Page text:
I know all this because I’ve just been out in it, from 6:30 – 7:15, walking my dogs. Because I am a conscientious and self-sacrificing dog owner. And maybe a bit besotted with the hairy stinkers. They loved it. They love anything. Because, for a dog, every day is a good day!!!! (You want a laugh? Follow that link.)
Thus, I know from personal experience, it is sufficiently rotten out there that I can declare today an indoor day without any worries about being a slacker, or weaselling out of a commitment.
So today? Today, in keeping with a different resolution on that same list, we will do crafts. I’m thinking some of these would be just the thing for this craptastic weather day! Aren’t they cute and bright and pretty?
I hauled out my primary paints and mixed up the requisite colours. Isn’t that cute? (Okay, so there’s no indigo in there. CLOSE ENOUGH.)
Of course, there’s no way that Daniel or Poppy can paint in straight lines, and it’s dubious whether any of the others can paint between the lines… Still. It’ll be bright and pretty and fun in here!
Pretty much the exact opposite of what it is outside.
I consider myself a happy person. I’m an optimist. My glass is half-full, I’m more likely to laugh when something startles me than scowl. I’m a quiet person, mind you. You’re not going to hear me roaring exuberantly around, tossing belly laughs hither and yon. I’m not jolly. But I am, quietly, happy.
Happiness is an interesting subject. Moreover, happiness does ebb and flow. Mine ebbs in the winter. I’m quite sure that, like many of us in the sun-starved northern latitudes, I suffer mildly from the fading of the light. Do I have full-blown SAD? No. But I do use a therapy light every morning, and it does help.
February and March are my lowest-energy months. Everything’s a little harder in March. I don’t feel sad. My life is absolutely worth living. I take pleasure in things each day. But I’m weary. Weary and very impatient for spring, for the end of snow, slush, grit, snow boots, snow pants, snow suits, hats, scarves, mittens, neckwarmers, and scarves, longing for the beginning of warmth, for the return of sunshine and long daylight hours.
Weary and impatient people do not make good caregivers. Now, I don’t take my weariness out on the children, I’m not snapping at them six times an hour, I’m not … but that takes restraint these days, restraint which takes effort, and only adds to my weariness.
I’m not getting a whole lot of fun out of my job these days. That’s not the kids’ fault. It’s all me. I know that.
One of the things that lifts my spirits is to read self-help books. They’re just so full of cheery potential! Even if I never adopt a single one of a book’s suggestions, I just love the potential in each of these books. Recently I bought myself a copy of “The Happiness Project“, the recounting of the author, Gretchen Rubin’s year-long account of her quest to increase her own level of happiness. There I found the idea of coming up with Happiness Resolutions.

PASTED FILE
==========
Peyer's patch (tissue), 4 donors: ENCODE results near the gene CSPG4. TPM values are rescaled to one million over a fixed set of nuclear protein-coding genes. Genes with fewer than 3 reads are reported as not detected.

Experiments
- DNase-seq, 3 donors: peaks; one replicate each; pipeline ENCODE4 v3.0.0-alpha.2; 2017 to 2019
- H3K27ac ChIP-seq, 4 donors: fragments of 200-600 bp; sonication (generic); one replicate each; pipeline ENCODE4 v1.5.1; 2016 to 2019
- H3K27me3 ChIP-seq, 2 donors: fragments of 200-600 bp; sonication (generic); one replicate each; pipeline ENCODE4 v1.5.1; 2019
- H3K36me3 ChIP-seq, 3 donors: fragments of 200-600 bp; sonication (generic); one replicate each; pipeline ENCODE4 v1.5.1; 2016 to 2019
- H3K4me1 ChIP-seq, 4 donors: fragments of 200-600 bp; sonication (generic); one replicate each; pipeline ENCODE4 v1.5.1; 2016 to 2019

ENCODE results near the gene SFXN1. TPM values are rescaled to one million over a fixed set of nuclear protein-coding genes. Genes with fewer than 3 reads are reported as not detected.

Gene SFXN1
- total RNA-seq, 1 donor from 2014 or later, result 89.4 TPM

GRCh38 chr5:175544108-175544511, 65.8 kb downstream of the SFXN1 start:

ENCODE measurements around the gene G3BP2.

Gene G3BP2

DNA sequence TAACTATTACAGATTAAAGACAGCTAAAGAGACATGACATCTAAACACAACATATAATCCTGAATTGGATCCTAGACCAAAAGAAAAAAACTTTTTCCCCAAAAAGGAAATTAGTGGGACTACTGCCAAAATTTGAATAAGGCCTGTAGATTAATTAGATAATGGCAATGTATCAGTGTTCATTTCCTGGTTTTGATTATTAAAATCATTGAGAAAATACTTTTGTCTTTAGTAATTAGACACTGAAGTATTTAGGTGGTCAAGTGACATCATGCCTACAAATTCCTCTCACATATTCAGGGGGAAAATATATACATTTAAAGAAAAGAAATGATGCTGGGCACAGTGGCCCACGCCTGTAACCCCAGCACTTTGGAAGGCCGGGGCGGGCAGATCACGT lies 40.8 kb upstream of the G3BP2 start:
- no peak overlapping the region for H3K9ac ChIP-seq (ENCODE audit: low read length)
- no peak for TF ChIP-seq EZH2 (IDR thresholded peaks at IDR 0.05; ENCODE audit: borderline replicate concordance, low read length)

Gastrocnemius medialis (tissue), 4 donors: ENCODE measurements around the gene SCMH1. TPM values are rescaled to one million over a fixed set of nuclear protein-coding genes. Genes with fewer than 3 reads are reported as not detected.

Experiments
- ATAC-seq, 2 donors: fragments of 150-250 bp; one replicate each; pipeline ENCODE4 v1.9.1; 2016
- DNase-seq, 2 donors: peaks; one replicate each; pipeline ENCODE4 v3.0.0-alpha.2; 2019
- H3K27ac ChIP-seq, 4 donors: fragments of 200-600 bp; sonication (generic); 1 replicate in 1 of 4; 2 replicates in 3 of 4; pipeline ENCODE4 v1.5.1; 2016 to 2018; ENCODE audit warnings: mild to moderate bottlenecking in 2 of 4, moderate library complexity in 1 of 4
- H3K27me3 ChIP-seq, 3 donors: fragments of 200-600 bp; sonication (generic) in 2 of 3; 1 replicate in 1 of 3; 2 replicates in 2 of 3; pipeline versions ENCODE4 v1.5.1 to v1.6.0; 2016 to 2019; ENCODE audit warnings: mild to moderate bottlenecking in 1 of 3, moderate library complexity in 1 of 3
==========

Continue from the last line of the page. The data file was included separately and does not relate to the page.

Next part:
Oh, now this resonated with me. I am a total list-and-chart girl. I’ve made charts to organize my thoughts, make decisions, plan projects, and pack for holidays all my life. A chart for resolutions is TOTALLY my thing. I make lists these days because I have no memory. None. Lists for memory, charts for organization. Love it. I can do this! I am excited to do this!!!
Rubin asks four questions to help you determine what your happiness objectives could be. It was her thirds question, “Is there any way in which you don’t feel right about your life? Do you wish you could change jobs, cities, family situation, or other circumstances? Are you living up to your expectations for yourself? Does your life reflect your values?” that really hit home for me.
The middle question about changing things, that didn’t resonate. I like my home, I like my job, I like my family situation. But… “Am I living up to my expectations? Does my life reflect my values?” The best I could say was, “Well. Kinda-sorta.”
Not at home. I’m doing fine with husband and children. I’m doing fine with friends. I am treating myself well, too.
But at work?
There, I was undoubtedly falling short of the mark. Short of my own standards. You all know me well enough to know that I don’t encourage people to have unrealistic standards and goals. I think it’s good mothering to be a bit of a slacker, to indulge in a little benign neglect. I don’t hold myself (or anyone else) to an impossible parenting standard.
Here’s the hard truth: My standards are reasonable, and I am not meeting them.